Download: ADM Study Abstract and Link
The Dorsi Ramp provides 10, 15 and 20 degree slope angles.
The best advice is to start at the lowest slope angle and work upwards. Always avoid using ramp angles that cause discomfort to the child. Excessive stretching can lead to calf and tendon strains or tears.
A child standing on Dorsi Ramp transfers all their weight through their legs and ankles. Experience has shown that greater dorsiflexion is achievable with Dorsi Ramp than through other methods , such as manipulation by hand with the child lying on a couch. If a neutral, or close to neutral, position can be achieved this way then the child will probably be able to cope well with the 10 degree slope.
Foot Position and Posture
The child should stand on the ramp with their heels close to the lowest corner of the slope. The feet can be pointing directly forward or angled outwards. The compound slope angle will ensure the required level of dorsiflexion in any position with the heel positioned towards the lowest corner of the ramp.
The child should be encouraged to stand on the ramp with a straight and upright posture. If the child needs to push their bottom out, raise their heels or shows signs of discomfort then the angle is too high and a lower slope angle should be selected.
A child will be coping well with the slope angle if they can stand on the Ramp with a good normal looking straight and upright posture for 2 minutes. If the child needs to push their bottom out, raise their heels or shows signs of discomfort then the angle is probably too high.
Dorsiflexion is likely to improve with frequent and regular use. When you are certain the child is coping easily with the 10 degree slope then try the 15 degree slope. When increasing the slope angle monitor the child carefully and start with short duration stretches before building up.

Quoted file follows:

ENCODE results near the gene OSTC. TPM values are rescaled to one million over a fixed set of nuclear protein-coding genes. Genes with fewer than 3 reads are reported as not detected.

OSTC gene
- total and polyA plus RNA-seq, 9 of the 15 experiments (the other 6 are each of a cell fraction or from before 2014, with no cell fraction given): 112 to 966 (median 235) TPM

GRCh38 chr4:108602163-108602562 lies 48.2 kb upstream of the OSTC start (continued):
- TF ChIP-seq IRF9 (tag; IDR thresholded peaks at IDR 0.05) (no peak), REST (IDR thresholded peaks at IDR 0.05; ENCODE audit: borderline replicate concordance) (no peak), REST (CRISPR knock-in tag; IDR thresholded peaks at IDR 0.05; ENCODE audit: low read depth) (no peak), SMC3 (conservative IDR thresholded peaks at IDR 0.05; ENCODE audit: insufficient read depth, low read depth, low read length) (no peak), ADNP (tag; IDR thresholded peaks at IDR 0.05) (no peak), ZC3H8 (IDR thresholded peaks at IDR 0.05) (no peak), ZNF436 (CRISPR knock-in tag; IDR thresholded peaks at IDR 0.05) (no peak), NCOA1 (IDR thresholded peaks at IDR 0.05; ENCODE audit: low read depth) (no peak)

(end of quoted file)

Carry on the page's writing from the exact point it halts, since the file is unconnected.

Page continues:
You may find that children have days or periods when dorsiflexion is relatively good and days or periods when tendons and calf muscles are tight and dorsiflexion limited. This is normal. If at anytime your child is showing signs of not coping with the slope angle then reduce it.
Don't despair if you need to regress to a reduced slope angle at any time. Young children often experience growth spurts during which time the tendons take time to catch-up. Just like adults, some days children are less mobile than other. The key to success is regular and frequent use.
Barefoot or Shoes
Children who overpronate or are flatfooted should use Dorsi Ramp with footwear that provides support for the longitudinal foot arch. Ideally such footwear should include custom orthotics. Children who do not overpronate or who tend to supinate (such as children with clubfoot) can use Dorsi Ramp in just socks or bare feet. Shoes, slippers or sandals can always be used if preferred.
A 5 year old boy with Cerebral Palsy and Autism using Dorsi Ramp wearing shoes
with custom orthotics to support his heel arch.